Otto Hiller (1891 - 1974)

A photo of Otto Hiller
Add photo
Otto Hiller
1891 - 1974
Born
November 3, 1891
Death
June 1974
Last Known Residence
Erie, Erie County, Pennsylvania 16504
Summary
Otto Hiller was born on November 3, 1891. He died in June 1974 at 82 years old. We know that Otto Hiller had been residing in Erie, Erie County, Pennsylvania 16504.
Updated: February 6, 2019
ADVERTISEMENT BY ANCESTRY.COM
Show & Tell His Story
Share your memories, stories, and photos so that Otto is always remembered.
Update biobiography
What's this?

This collaborative biography is for you to show & tell Otto's life so that he is always remembered.

Biography
Otto Hiller
Most commonly known as
Otto Hiller
Full name
Other names or aliases
Erie, Erie County, Pennsylvania 16504
Last known residence
Male
Gender
Otto Hiller was born on
Birth
Otto Hiller died in
Death
Otto Hiller was born on
Otto Hiller died in
Birth
Death
Heritage
Childhood
Adulthood

Average Age

Life Expectancy

Looking for a different Otto Hiller?
View other bios of people named Otto Hiller

Otto's Family Tree

Parent
Parent
Otto Hiller
Partner
Child
Partner
Child
Sibling

Friends

Friends can be as close as family. Add Otto's family friends, and his friends from childhood through adulthood.

Add bio

Leave a comment to ask questions, share information, or simply to show that you care about Otto.

Cancel

Share Otto's obituary or write your own to preserve his legacy.

Otto Hiller died in June 1974 at 82 years of age. He was born on November 3, 1891. There is no information about Otto's surviving family. We know that Otto Hiller had been residing in Erie, Erie County, Pennsylvania 16504.

Refresh this page to see various historical events that occurred during Otto's lifetime.

In 1891, in the year that Otto Hiller was born, on June 25th, in the July issue of The Strand Magazine in London, Sir Arthur Conan Doyle's character Sherlock Holmes appeared in a series of short stories for the first time. Doyle eventually wrote 4 novels and 56 short stories with Holmes as the main character.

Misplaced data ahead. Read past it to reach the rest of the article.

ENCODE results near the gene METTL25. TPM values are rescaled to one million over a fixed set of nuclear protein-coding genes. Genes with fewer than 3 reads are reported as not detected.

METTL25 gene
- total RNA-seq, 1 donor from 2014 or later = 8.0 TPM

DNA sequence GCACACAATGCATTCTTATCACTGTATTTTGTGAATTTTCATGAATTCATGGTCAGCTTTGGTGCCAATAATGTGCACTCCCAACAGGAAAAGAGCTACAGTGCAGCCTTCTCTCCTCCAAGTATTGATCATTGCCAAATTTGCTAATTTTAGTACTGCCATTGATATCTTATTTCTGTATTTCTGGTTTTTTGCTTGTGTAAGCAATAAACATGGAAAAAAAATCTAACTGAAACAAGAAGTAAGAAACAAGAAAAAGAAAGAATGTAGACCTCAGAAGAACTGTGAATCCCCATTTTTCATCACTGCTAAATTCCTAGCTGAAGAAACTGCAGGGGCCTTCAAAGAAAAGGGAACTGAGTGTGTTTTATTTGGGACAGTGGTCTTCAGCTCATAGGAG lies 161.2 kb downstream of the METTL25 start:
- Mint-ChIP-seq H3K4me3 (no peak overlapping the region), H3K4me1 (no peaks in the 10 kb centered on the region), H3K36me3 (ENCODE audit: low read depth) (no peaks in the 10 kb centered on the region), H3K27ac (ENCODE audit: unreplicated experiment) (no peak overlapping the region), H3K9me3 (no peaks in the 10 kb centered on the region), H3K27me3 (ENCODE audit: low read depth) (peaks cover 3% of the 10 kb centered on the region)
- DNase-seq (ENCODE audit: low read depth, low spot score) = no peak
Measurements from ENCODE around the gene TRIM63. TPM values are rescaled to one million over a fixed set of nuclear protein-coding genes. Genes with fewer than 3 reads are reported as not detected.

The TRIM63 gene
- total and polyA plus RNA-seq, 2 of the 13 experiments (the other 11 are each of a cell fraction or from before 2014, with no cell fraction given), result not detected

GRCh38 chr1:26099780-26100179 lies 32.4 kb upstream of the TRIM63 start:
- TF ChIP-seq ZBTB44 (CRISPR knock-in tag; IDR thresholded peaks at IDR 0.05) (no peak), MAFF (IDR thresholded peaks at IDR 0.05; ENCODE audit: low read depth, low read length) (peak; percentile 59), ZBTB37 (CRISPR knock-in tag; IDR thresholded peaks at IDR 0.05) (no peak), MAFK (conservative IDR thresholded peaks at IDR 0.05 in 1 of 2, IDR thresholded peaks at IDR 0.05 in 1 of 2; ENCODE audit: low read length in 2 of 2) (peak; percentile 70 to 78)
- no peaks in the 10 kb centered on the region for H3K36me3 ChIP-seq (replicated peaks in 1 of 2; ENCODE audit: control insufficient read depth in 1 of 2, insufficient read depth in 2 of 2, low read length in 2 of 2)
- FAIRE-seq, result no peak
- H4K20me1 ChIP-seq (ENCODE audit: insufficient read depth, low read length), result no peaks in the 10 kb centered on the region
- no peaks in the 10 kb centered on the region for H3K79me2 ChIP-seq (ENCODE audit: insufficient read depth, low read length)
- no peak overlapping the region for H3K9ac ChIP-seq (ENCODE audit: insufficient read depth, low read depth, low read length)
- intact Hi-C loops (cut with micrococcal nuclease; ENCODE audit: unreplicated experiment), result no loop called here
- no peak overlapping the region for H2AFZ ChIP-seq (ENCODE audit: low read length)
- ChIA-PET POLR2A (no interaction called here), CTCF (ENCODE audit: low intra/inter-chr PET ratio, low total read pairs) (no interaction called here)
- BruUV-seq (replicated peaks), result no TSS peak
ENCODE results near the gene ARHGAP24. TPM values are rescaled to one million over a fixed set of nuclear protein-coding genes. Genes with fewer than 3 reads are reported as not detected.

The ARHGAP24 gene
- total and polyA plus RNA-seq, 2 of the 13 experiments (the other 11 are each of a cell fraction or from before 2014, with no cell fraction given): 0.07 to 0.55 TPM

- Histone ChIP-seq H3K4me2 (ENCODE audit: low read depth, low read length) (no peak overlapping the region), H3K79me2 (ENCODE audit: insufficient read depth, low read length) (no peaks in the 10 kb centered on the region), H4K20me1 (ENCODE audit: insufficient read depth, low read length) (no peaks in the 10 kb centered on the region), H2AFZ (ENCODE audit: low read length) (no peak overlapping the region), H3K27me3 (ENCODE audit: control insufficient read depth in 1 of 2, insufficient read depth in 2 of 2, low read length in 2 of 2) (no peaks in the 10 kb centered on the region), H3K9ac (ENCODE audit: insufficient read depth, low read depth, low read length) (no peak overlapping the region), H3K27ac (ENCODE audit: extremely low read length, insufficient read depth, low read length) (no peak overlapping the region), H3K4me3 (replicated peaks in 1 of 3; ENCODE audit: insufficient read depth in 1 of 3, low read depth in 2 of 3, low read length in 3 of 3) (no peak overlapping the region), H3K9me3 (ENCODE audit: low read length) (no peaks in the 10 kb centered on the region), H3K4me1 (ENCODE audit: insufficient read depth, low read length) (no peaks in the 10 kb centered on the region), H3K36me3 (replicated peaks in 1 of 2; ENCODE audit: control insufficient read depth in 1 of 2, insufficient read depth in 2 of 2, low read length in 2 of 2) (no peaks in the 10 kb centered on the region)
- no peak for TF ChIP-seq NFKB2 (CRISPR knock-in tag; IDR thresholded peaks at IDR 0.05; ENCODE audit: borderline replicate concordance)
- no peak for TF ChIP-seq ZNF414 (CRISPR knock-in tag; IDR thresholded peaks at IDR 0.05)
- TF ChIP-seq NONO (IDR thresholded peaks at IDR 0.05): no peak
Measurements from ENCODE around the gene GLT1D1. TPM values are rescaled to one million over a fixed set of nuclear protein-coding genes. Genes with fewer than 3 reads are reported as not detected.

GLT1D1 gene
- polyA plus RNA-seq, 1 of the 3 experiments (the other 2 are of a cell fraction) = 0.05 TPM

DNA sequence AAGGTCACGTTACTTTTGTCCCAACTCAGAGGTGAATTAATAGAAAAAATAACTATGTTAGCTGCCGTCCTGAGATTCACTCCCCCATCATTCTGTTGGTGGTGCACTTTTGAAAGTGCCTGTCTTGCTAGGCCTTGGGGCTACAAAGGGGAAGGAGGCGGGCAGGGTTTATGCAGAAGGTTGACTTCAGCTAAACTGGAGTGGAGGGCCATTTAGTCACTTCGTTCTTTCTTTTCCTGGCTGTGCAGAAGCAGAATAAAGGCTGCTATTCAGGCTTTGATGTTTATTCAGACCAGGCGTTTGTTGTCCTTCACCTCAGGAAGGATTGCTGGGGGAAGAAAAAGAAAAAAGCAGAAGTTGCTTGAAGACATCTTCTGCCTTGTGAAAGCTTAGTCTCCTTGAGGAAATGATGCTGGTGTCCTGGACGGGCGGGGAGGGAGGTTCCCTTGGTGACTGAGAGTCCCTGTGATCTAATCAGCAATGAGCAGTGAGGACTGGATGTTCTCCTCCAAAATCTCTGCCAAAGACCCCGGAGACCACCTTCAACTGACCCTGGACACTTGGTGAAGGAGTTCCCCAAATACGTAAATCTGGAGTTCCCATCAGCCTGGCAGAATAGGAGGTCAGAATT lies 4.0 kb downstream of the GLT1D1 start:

In 1905, at the age of just 14 years old, Otto was alive when the Niagara Falls conference was held in Fort Erie, Ontario. Led by W.E.B. Du Bois and William Monroe Trotter, a group of African-American men met in opposition to racial segregation and disenfranchisement. Booker T. Washington had been calling for policies of accommodation and conciliation and these two men, along with the others who attended the conference, felt that this was accomplishing nothing. The group was the precursor to the NAACP.

In 1937, at the age of 46 years old, Otto was alive when on May 28th, the San Francisco Golden Gate Bridge opened to cars. Taking 5 years to build, the 4,200-foot-long suspension bridge was an engineering marvel of its time - 11 men died during construction. The "international orange" color was chosen because it resisted rust and fading. To the present, it is the symbol of the City that is known throughout the world.

In 1947, Otto was 56 years old when on April 15th, Jackie Robinson joined the Brooklyn Dodgers, playing first base. He was the first black man to play in the Major Leagues. Since the 1880's, professional baseball had been segregated and blacks played in the "Negro leagues". He went on to play for 10 years.

In 1974, in the year of Otto Hiller's passing, on July 30th, the House Judiciary Committee adopted three articles of impeachment against President Nixon. He was charged with obstruction of justice, failure to uphold laws, and the refusal to produce material subpoenaed by the committee. In order to avoid impeachment, Richard M. Nixon announced that he would resign on August 8th, the first President to do so.

Other Otto Hillers

Other Hillers

Other Bios

Created on Jun 04, 2020 by Daniel Pinna
See Success Stories
"Thank you for helping me find my family & friends again so many years after I lost them. I get the chance to remember them all this time later."

Highlights of just a few of the many successes of sharing memories on AncientFaces. From reuniting lost or 'orphan' photos with their families, seeing faces of relatives for the first time, to the many connections made with family & friends.

These special moments are why it's important we share.
Back to Top